Oleksandr Mykhed and his wife live in the town of Hostomel, Ukraine, a place that the vast majority of us had never heard of before last week. When Russian troops sought to capture the airport on the outskirts of the town, however, the ensuing battle for control of the airfield quickly became breaking news across the globe, with images and videos of the battle and its aftermath widely shared across social media.
In a new op-ed published at the Financial Times, Mykhed tries to describe what its like to watch your quiet neighborhood turn into a battlefield, and to be confronted with the inescapable truth that running away isn’t an option.
On the second day of the war, I started to receive messages from my neighbours that a group of armed Russians were breaking into our homes. They were bringing people out of their houses, pointing guns to their heads, forcing them on to their knees, then making them leave.
The forest close to our house is a special place. A few years ago, a group of neighbours, including my wife and I, were fighting against an illegal redevelopment of the forest zone. We lost that battle against the local “little tsar” and his bought-for-money “sportsmen”, known as titushkas.
Russian occupants took up positions behind this development, a supermarket, in this very forest. But there is one thing they did not comprehend: it doesn’t matter how much Ukrainians “chubytysia”, or quarrel, among themselves (the word “chubytysia” literally means “to pull the hair of the other cossack”) — in the face of the enemy we are one. Whether an activist who is protecting the forest or a titushka who is propping up the “little tsar”, we will confront the enemy together. Just as we did hundreds of years ago.
If politics makes for strange bedfellows, wars can do the same. The “titushkas” that Myked refers to are basically hired muscle who, under previous administrations, often targeted pro-democracy demonstrators. Now, with the country under siege, the fight for survival appears to be unifying the nation rather than breaking it apart.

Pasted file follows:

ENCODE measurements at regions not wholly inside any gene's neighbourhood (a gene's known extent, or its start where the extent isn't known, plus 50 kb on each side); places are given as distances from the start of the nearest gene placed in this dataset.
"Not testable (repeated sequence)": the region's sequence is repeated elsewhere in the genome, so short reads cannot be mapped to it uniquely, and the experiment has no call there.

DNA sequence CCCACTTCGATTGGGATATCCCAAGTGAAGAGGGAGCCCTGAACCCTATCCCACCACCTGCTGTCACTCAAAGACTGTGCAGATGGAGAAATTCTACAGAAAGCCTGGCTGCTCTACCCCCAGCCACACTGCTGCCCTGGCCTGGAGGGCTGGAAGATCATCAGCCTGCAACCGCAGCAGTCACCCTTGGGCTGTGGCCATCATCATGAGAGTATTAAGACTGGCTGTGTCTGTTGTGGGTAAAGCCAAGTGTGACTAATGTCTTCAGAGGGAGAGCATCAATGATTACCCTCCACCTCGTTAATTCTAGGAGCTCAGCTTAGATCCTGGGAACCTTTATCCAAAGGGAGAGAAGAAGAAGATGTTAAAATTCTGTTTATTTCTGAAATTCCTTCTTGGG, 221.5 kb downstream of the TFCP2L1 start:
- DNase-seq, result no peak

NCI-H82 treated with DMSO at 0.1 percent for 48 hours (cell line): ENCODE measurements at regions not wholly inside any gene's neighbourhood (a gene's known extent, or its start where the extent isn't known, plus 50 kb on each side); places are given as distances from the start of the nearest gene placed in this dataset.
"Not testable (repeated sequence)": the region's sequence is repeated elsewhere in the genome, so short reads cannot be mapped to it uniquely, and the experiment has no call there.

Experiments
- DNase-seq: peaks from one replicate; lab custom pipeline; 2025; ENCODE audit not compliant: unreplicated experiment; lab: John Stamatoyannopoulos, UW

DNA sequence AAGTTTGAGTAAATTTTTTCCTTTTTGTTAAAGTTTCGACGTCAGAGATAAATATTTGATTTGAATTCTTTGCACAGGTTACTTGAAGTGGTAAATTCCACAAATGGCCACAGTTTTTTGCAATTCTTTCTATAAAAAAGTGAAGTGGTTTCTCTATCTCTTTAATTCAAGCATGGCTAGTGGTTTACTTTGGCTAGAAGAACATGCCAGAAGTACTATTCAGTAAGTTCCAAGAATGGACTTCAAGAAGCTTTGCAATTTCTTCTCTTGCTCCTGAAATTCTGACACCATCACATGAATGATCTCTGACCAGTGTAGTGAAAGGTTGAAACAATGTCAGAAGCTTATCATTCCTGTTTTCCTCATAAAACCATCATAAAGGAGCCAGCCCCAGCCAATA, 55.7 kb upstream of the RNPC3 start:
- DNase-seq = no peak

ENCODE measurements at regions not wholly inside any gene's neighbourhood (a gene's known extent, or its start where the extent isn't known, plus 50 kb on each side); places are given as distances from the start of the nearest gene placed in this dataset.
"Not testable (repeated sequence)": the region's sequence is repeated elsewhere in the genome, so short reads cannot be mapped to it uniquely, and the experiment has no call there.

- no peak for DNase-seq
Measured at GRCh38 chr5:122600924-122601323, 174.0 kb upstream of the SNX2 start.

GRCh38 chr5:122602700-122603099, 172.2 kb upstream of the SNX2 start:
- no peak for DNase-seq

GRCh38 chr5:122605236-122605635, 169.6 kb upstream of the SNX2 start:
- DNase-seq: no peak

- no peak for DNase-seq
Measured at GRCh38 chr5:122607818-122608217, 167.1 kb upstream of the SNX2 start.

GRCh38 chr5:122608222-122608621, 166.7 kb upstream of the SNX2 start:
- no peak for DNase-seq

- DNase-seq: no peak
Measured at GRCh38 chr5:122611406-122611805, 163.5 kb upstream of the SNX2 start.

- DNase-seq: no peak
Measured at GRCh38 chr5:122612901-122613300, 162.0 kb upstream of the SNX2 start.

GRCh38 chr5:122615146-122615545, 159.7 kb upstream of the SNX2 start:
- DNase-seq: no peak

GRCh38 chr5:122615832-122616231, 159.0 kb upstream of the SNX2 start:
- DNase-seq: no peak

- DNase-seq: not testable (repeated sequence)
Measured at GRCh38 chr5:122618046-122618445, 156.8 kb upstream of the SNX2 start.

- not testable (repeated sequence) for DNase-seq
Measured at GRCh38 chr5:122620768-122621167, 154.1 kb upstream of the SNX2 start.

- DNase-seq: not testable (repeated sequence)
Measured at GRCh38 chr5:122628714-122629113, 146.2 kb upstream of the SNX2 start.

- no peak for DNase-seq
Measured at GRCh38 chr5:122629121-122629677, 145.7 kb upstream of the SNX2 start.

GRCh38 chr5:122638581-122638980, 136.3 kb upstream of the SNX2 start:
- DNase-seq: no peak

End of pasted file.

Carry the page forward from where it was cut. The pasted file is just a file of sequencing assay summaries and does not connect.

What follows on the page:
Mykhed, who’s a writer and art curator by trade, was hoping to spend this spring penning his first play. Instead, he’s preparing to defend his nation’s independence and his own individual freedom with a gun.
I have never written political essays. I generally find texts like these too temporal, too full of hot air and pathos. Not enough nuance. But right now I want to anchor this moment in time and place. The moment when the whole country is one entity. And the only language that can be spoken by a Ukrainian writer and every Ukrainian is the language of war.
The play that I wanted to write about “Anxiety” in premonition of war should have had a refrain: The Four Primary Rules of Firearm Safety, echoing what is being taught during the first lesson of handling firearms. I’d never held a gun in my hands till February 2022. My wife and I had several hours of training just to figure out what to do with it. Just in case. And now I regret like hell that I didn’t do that training before.
Mykhed surely isn’t alone in feeling that way. There must be hundreds of thousands of Ukrainians who wish that they’d had some hands-on experience with firearms long before the tanks and troops started rolling across the border.
We can’t control those outside forces that may prove to be a threat to our lives and safety, whether we’re talking about a ruthless authoritarian in charge of a nuclear power or a stranger trying to break through your bedroom window in the middle of the night. What is under our control is how we choose to prepare ourselves for the potential dangers and threats lurking in our midst, and it’s never too late to become comfortable and competent with a firearm… even if, like Oleksandr Mykhed, you may wish you’d started earlier.